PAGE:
When he followed up on residents’ complaints, Coun. Matt Allard (St. Boniface) was informed vehicles require a permit from the city to go on the bridge for purposes such as deliveries or guest transport.
Ring said MTA doesn’t have a permit, given it doesn’t own any vehicles.
“Employees, contractors, etc. all make their own applications for a permit for their own vehicle. So the vehicle owner applies for a permit,” Ring wrote.
Allard has asked the city’s public service to consider minimizing the impact on bridge users when permits are issued in the future.
“This is a main active-transportation facility, and we need to ensure we’re doing everything we can to make it as pedestrian- and bike-friendly as possible,” he said.
Ian Walker, the advocacy chair for Bike Winnipeg, discussed bridge users’ concerns with Ring on Friday.
Walker said Ring told him he would ask staff to stop parking on the path, and the MTA would no longer use buses on the bridge.
Walker and Rosentreter were informed an SUV parked on the Esplanade Riel on Sunday.
“Apparently, the cleaners hadn’t got the memo about not parking on the bridge,” Walker wrote in a text message.
Ring and Walker said MTA and Bike Winnipeg will work together to ensure the path is a safe space for pedestrians and cyclists.
Coun. Sherri Rollins, whose ward of Fort Rouge-East Fort Garry is on the west side of the bridge, also discussed the concerns with Ring after receiving complaints from residents.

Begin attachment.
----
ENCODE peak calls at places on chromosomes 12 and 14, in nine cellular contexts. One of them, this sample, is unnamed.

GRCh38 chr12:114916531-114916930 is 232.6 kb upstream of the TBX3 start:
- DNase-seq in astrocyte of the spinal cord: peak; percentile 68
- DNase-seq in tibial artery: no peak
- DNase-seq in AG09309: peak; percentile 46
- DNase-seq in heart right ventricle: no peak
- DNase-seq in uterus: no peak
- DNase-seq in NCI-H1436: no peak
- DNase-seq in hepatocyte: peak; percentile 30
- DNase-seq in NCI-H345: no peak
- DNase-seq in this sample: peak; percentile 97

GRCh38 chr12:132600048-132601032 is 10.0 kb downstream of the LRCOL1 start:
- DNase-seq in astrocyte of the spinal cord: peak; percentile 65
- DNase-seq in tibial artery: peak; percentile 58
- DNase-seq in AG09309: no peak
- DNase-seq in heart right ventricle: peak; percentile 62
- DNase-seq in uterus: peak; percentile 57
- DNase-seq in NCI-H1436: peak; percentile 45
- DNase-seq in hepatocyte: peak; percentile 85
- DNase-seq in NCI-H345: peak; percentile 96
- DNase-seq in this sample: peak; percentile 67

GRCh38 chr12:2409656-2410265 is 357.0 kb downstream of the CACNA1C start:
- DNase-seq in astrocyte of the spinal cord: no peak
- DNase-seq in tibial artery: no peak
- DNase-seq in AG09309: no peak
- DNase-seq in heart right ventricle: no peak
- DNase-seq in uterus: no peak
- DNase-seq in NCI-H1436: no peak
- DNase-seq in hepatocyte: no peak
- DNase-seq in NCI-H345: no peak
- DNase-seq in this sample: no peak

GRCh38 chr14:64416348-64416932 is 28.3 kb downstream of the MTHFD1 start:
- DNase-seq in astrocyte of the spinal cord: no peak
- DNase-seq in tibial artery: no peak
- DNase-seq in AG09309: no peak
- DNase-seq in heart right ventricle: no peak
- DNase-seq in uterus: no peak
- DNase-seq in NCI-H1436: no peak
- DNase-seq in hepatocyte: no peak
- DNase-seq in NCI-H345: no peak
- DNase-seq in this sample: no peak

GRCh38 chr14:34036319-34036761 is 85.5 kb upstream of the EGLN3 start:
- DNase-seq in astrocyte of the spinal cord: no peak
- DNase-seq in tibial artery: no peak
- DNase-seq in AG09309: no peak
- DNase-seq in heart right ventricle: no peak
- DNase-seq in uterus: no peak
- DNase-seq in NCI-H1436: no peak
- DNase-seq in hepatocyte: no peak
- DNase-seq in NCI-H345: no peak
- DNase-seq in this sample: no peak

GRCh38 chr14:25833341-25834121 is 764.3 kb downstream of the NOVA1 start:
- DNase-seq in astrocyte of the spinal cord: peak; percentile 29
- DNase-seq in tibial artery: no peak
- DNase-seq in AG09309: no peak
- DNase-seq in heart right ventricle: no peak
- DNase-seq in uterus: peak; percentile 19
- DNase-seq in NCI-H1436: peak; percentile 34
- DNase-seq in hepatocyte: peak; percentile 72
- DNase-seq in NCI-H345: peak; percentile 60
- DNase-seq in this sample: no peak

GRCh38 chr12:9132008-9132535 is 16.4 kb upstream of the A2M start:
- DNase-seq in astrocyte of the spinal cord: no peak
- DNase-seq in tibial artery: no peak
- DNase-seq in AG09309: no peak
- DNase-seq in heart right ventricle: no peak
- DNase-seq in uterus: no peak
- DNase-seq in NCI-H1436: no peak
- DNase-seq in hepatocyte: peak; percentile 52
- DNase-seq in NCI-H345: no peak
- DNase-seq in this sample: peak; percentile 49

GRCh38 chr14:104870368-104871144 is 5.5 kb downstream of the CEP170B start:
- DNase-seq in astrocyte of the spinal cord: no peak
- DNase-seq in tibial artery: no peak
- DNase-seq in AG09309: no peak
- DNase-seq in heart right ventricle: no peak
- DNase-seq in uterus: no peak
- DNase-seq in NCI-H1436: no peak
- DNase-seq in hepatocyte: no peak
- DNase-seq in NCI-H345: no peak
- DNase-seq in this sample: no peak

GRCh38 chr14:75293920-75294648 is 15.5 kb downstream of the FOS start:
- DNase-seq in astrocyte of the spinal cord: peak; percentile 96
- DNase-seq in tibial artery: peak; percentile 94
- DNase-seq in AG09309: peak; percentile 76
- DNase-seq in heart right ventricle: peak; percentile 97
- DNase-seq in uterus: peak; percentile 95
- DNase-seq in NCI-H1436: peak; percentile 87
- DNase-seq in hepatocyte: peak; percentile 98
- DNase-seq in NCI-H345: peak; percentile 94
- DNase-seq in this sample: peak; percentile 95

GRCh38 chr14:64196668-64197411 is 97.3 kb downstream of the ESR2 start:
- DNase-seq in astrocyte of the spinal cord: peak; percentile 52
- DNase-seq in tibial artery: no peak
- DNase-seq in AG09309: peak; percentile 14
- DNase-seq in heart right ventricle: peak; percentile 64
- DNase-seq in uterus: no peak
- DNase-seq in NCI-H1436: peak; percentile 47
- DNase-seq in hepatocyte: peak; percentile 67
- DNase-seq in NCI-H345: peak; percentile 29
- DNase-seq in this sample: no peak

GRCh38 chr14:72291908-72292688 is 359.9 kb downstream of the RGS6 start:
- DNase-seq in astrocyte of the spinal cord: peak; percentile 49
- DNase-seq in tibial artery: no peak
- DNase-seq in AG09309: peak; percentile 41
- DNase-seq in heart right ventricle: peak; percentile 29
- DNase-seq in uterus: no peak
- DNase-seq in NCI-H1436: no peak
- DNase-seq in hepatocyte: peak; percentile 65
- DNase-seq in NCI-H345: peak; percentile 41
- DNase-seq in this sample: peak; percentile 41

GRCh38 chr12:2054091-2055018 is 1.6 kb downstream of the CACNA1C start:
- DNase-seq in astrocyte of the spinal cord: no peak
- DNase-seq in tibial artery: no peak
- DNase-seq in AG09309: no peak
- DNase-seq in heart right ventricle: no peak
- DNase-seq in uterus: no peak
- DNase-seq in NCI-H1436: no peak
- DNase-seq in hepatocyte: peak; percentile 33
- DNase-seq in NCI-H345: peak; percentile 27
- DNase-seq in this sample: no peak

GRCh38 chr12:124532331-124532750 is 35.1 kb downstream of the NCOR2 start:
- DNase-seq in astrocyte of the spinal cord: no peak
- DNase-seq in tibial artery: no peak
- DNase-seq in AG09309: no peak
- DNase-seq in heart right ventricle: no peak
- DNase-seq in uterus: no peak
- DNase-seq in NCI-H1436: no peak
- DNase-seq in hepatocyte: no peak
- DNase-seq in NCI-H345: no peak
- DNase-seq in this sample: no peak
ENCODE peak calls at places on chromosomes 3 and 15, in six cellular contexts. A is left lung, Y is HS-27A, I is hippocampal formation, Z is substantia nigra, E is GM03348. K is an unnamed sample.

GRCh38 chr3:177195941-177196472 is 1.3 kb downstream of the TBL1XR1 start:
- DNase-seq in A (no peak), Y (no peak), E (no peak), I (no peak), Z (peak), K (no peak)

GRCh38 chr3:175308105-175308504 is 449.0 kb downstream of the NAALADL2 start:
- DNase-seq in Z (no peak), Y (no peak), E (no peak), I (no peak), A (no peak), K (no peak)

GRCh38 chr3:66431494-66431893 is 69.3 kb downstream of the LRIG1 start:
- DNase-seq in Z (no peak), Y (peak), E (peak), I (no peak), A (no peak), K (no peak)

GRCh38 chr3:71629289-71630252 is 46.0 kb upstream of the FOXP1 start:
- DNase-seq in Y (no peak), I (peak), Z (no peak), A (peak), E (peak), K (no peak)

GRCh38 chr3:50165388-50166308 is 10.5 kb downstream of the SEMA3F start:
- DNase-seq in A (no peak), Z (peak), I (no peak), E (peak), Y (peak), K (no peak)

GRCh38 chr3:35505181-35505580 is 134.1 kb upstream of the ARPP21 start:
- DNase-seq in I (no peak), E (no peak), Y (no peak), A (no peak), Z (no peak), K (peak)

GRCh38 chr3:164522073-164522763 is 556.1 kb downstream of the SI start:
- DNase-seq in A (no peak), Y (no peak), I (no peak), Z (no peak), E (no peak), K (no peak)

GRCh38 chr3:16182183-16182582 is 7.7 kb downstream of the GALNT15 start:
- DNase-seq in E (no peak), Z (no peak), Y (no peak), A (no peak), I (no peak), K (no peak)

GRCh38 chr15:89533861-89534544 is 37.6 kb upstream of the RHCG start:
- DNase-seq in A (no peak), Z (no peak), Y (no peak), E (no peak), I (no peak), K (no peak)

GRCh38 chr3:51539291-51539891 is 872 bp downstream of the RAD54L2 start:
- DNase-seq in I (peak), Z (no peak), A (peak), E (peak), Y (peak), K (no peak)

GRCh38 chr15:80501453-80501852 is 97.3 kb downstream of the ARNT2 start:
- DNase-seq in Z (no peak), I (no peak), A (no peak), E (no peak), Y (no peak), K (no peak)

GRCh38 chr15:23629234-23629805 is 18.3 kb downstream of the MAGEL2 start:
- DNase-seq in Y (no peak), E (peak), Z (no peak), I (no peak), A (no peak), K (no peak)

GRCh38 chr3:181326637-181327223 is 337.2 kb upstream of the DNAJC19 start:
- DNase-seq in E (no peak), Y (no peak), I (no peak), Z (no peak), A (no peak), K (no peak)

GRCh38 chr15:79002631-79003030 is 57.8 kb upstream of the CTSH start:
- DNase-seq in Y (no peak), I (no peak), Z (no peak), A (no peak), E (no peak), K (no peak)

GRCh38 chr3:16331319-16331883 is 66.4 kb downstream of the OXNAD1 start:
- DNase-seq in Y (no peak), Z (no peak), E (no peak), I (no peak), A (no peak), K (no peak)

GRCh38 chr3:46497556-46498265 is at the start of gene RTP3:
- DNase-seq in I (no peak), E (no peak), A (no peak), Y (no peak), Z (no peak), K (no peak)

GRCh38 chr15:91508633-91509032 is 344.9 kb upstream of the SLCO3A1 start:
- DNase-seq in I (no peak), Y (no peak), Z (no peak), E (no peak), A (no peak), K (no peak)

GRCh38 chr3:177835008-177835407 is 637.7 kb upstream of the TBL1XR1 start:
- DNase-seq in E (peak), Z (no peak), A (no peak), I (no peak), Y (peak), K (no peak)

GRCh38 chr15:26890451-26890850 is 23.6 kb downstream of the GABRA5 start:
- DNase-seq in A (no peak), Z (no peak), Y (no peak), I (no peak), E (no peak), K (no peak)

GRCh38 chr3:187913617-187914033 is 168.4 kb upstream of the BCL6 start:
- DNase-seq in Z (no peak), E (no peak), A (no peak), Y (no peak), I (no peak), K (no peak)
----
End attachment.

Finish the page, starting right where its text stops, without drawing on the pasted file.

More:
“There is no doubt his priority is also the safety concerns of all involved,” she said. “I’m really satisfied he understands the concerns of the community and has made some future friends in the active-transportation community.”
Monday’s protest was held to raise awareness about the situation and the “abuse” of public infrastructure intended for active transportation.
“We do expect (MTA) to respect the space they have chosen is on a major pedestrian and bike route, and they should act accordingly,” said Rosentreter. “I sincerely hope they will come to us with some concrete solutions.
“If we don’t protect the bridge, of all places, where does it end? Cars dominate a lot of the infrastructure that we have already.”
She contacted MTA via Twitter last week to raise her concerns.
Parking has been a concern for past tenants of the Esplanade Riel building, which was previously leased by restaurants, starting with Salisbury House in 2005.
Plenty of parking spots are available on either side of the bridge, Rosentreter said.
In September 2021, the city’s property and development committee unanimously voted to lease the site to MTA for five years with an annual rent of $20,000.
In its winning bid, MTA said it would explore e-scooters as a way to transport visitors from nearby parking lots to and from the building.
At the time, Ring said the site would be more than just office space, with plans for events and a tech commercialization hall of fame.
MTA has set up its International Centre for Innovation on the bridge, which opened in 2003.
In September, Ring told the Free Press about $200,000 worth of technology was being installed in the space.
He also said MTA was on target to exceed the $250,000 worth of renovations it promised when the lease was awarded.
As a general assignment reporter, Chris covers a little bit of everything for the Free Press.